Word said despite the hardships in the community, he remains “pro-growth.”
“I don’t buy into that ‘Smithville’s dying because of the bypass’ talk,” he said. “What’s killing this city is a lack of leadership. I would like to work with the City Council to make changes that are needed in Smithville.”
The first-time candidate said cleaning up the city, improving infrastructure and pushing for more law enforcement patrols within the city limits are among the key issues he wants to tackle.
Myrick, meanwhile, said he’s “holding his own” in the campaign despite issues that plague the city.
“We want to improve infrastructure, and we want to bring some kind of new business here, but those kinds of things are difficult when you’re working with a limited budget,” he said. “It’s like a lot of people chose not to hook up to city sewer when it was available a few years ago, and now they want on. Things like that we can’t just do unless we get some additional funding.
“I know there are some people complaining in the community, but I can’t do anything about that. The ones who cut the fool are going to cut the fool no matter what I do. I’m just going to use my experience to try and do the things I can to make our community better.”
Davis, 77, a retired government employee and nursery worker whose campaign platform includes a vow to insist that law enforcement clean up corruption in the community, also cites a lack of leadership as a concern in Smithville.
“I don’t like to talk against people, but things here are getting worse all the time,” she said. “I want to help deal with those problems, but it will be difficult until we get a new mayor. Our current mayor doesn’t care. He got his money at P&G, and he doesn’t care what happens to others in the community.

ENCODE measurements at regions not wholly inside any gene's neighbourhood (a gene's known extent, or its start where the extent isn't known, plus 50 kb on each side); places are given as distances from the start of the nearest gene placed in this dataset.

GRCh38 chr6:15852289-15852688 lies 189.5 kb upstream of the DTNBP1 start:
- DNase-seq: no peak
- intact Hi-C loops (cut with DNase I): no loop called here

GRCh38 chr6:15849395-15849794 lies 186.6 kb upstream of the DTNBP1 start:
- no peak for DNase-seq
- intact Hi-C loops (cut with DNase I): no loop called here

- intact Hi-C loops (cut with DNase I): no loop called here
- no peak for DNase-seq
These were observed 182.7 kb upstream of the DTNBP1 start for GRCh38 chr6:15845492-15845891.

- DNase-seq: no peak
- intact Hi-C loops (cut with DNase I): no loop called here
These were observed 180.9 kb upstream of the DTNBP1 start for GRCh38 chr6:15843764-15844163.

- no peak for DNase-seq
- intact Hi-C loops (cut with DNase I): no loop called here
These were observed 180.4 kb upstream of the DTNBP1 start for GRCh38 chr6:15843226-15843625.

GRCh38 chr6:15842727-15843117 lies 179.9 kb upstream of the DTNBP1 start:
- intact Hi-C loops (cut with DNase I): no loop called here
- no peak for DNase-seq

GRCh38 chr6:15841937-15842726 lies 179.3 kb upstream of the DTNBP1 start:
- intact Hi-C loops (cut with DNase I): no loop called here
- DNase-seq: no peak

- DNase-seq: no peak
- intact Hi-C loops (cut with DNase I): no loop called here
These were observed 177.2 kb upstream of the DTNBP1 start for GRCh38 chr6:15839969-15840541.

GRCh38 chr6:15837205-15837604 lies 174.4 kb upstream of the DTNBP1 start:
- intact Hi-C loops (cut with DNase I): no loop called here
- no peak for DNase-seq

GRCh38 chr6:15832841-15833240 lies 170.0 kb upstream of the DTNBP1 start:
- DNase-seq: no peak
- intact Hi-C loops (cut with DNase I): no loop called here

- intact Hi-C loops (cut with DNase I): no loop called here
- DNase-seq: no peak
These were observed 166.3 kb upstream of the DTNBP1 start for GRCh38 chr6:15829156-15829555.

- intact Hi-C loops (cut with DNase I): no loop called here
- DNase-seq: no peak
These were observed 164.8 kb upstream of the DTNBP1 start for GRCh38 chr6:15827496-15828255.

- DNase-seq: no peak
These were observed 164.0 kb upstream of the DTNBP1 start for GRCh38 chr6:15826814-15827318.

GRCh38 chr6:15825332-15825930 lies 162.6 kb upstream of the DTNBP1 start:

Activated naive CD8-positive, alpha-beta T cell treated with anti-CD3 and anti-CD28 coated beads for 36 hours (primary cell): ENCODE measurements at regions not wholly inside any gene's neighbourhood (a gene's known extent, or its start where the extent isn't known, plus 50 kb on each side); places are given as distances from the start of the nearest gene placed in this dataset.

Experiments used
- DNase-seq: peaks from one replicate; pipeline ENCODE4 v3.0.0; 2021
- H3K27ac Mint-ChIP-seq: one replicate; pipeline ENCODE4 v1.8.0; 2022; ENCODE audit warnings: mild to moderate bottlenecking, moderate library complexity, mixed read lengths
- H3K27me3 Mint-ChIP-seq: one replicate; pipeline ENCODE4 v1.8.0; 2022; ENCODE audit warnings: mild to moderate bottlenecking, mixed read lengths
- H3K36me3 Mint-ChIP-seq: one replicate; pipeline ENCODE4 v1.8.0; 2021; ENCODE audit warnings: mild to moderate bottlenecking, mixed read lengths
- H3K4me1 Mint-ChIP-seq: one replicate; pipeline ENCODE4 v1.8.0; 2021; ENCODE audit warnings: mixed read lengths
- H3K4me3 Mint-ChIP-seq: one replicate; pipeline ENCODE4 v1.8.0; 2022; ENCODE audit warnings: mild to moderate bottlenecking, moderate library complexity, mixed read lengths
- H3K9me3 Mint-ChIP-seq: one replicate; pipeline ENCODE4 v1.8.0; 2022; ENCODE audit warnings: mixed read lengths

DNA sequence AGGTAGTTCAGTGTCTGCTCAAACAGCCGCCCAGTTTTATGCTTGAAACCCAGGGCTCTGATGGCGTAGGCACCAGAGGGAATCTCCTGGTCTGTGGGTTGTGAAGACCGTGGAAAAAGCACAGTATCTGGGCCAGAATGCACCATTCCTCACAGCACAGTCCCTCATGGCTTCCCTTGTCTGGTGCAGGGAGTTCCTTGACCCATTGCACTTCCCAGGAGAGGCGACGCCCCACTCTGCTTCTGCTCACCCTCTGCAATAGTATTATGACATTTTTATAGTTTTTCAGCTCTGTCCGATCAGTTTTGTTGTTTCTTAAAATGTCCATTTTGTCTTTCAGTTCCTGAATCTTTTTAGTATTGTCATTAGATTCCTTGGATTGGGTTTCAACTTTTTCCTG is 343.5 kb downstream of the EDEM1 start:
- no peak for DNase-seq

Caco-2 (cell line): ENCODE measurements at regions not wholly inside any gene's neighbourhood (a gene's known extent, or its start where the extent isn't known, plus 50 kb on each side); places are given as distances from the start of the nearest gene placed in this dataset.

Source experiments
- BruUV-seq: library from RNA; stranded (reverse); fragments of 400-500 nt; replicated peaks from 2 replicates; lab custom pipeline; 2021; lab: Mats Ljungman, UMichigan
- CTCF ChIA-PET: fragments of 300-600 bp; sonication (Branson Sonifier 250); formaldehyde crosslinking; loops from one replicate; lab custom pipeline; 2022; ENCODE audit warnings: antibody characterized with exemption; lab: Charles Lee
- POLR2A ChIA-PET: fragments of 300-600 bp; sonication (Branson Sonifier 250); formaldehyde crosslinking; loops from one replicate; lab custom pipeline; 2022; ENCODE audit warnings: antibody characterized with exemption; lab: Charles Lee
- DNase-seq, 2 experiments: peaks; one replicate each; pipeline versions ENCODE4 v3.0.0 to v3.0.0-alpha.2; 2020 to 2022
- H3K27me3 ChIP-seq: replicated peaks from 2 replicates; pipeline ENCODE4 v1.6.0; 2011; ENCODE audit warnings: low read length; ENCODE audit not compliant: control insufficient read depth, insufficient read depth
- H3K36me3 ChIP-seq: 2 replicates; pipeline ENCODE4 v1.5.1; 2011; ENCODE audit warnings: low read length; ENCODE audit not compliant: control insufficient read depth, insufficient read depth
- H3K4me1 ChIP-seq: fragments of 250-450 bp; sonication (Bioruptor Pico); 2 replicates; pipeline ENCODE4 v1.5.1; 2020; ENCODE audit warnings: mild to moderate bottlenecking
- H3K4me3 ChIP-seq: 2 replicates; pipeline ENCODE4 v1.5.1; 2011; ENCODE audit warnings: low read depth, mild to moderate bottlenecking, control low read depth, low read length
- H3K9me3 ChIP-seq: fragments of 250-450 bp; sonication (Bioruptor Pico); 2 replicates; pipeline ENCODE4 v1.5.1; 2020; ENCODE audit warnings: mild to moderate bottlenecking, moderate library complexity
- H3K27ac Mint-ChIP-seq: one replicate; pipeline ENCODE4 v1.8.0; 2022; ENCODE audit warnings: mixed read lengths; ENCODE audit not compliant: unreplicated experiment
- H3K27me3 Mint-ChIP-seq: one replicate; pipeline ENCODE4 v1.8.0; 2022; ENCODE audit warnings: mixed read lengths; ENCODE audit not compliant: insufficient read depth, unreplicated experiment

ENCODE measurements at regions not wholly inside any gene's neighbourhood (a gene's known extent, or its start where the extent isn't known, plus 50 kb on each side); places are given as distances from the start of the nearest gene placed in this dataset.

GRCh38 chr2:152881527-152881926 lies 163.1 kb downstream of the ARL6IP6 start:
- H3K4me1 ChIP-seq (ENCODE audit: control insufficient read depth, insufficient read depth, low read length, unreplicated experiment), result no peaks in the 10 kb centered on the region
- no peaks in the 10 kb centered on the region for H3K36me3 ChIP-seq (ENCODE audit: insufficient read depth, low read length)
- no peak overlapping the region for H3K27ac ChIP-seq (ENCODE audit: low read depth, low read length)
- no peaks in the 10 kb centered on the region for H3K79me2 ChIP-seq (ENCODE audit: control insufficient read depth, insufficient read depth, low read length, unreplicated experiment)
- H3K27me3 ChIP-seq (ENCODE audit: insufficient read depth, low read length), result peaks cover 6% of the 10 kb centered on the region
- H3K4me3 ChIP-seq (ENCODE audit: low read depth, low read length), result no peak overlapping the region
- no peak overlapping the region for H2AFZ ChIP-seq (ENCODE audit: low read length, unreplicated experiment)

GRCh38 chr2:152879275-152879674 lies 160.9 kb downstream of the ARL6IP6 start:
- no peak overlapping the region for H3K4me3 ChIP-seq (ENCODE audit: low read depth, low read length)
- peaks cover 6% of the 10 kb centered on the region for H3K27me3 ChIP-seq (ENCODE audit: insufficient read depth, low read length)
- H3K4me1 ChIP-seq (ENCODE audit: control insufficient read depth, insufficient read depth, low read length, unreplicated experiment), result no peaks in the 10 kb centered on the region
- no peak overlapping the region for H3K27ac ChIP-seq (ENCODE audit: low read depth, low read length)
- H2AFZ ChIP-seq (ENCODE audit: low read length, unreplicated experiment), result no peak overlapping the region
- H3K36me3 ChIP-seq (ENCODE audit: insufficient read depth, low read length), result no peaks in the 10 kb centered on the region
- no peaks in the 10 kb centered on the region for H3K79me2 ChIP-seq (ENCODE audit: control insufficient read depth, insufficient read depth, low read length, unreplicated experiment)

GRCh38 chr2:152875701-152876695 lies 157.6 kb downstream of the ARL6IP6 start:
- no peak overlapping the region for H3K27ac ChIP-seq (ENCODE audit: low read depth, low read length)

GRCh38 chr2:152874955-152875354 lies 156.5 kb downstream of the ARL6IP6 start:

“We’ve got a lot of work to do to clean up this community, and it’s going to take people who care about it. We need better protection from our law enforcement, and we need improvements in our infrastructure. Those are things I will continue to try to make better.”
Bush, who lost a close race to Davis four years ago, said she wants to bring a number of vital programs to the community.
“I’m working with a gentleman right now who is trying to bring a GED program to the community,” Bush, 47, who worked at Cooper Tire in Albany before the plant closed, said. “There are so many people in this community who did not graduate high school who are being asked to help their children with their homework, and they can’t do it. People can’t survive without an education, and bringing a GED program here would help so many in the community.
“I’d also like to see some sort of Head Start program to help our young kids before they even enter kindergarten, and a program where at least once a month someone comes here to talk with our elderly citizens about issues that concern them. If I get on the council, I think I’ll have a better opportunity to work to bring programs like that here.”
Polls remain open from 7 a.m. to 7 p.m. on Election Day.